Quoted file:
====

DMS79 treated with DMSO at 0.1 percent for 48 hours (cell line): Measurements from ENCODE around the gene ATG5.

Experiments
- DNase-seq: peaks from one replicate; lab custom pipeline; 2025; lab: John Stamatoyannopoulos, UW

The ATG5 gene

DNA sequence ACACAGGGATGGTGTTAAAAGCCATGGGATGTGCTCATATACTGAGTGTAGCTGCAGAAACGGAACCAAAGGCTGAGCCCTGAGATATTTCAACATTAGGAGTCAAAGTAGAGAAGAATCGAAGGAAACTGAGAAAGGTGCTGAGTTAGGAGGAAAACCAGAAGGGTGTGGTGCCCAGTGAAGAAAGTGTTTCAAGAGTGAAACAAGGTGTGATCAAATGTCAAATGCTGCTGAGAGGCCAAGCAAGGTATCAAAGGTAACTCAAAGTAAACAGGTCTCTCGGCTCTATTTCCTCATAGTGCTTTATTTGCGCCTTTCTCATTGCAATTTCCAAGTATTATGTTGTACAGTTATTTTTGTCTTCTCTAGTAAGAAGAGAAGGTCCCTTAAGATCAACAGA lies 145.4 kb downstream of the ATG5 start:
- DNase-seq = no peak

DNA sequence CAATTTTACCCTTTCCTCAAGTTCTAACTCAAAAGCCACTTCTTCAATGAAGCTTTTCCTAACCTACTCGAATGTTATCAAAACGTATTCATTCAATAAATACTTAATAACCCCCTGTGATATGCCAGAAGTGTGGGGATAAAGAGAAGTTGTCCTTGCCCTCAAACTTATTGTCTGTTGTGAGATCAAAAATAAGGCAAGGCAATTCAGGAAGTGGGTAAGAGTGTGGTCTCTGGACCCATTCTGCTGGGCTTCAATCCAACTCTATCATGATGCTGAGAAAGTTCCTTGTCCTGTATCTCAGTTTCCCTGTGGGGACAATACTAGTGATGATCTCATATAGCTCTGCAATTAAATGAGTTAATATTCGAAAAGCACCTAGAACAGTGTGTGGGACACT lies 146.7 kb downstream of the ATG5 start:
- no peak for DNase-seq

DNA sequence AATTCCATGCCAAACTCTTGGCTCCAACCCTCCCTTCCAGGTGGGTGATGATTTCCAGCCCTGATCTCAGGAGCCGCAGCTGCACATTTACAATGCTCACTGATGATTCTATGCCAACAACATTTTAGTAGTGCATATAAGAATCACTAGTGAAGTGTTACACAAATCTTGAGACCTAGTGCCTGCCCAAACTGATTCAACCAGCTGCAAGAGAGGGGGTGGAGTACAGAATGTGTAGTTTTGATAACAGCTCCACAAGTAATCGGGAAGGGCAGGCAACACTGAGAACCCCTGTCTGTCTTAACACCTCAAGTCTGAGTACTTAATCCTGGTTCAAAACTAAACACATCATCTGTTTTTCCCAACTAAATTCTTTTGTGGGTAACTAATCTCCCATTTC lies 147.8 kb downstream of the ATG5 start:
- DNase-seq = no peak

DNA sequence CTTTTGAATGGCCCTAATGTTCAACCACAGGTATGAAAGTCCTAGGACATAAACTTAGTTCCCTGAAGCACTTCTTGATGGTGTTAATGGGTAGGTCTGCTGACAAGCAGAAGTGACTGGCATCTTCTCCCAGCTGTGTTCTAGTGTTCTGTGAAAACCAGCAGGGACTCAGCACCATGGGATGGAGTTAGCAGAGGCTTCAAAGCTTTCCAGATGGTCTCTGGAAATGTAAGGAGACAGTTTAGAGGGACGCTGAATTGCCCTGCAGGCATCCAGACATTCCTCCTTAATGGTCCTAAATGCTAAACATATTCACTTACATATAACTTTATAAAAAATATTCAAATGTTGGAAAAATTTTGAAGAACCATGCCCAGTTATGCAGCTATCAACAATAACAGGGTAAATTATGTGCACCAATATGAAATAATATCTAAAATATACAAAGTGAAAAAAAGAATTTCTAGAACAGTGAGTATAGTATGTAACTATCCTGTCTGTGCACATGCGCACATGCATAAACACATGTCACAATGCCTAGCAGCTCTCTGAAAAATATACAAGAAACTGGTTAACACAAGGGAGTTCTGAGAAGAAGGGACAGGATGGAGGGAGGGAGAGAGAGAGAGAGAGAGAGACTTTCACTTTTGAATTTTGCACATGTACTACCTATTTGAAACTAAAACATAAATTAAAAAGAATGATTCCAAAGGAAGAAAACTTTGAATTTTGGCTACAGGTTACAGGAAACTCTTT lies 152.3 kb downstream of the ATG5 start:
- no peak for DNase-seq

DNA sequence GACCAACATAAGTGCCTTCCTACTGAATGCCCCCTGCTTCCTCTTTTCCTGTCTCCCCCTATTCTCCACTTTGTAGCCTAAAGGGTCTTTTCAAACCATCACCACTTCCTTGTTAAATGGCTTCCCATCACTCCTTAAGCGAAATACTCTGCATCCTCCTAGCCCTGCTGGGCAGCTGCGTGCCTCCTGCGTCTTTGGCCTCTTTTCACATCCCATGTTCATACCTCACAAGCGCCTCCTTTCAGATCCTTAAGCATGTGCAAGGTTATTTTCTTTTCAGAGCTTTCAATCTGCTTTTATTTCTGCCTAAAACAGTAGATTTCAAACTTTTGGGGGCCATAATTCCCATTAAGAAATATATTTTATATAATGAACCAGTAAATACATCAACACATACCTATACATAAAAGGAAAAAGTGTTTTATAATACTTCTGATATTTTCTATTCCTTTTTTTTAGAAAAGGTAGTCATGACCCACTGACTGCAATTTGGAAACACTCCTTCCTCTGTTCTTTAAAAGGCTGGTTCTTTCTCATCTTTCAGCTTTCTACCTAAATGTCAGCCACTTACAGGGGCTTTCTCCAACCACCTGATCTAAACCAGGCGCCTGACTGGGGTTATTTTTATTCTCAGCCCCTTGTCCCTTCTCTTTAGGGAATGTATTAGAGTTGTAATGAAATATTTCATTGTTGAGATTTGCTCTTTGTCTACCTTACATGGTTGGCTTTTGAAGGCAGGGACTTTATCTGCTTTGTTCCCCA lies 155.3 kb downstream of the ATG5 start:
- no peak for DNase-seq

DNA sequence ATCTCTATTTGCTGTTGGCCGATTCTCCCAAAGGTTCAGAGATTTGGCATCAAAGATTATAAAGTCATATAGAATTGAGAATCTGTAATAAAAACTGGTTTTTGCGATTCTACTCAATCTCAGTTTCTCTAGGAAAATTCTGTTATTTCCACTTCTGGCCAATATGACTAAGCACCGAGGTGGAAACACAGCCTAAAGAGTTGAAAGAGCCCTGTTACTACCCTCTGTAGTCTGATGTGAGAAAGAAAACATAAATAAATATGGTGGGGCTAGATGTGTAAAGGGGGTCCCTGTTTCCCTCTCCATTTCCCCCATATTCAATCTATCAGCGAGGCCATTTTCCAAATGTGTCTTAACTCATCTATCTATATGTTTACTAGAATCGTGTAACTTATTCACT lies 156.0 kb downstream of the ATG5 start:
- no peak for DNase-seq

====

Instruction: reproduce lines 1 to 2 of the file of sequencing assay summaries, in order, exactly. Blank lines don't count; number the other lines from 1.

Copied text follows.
DMS79 treated with DMSO at 0.1 percent for 48 hours (cell line): Measurements from ENCODE around the gene ATG5.

Experiments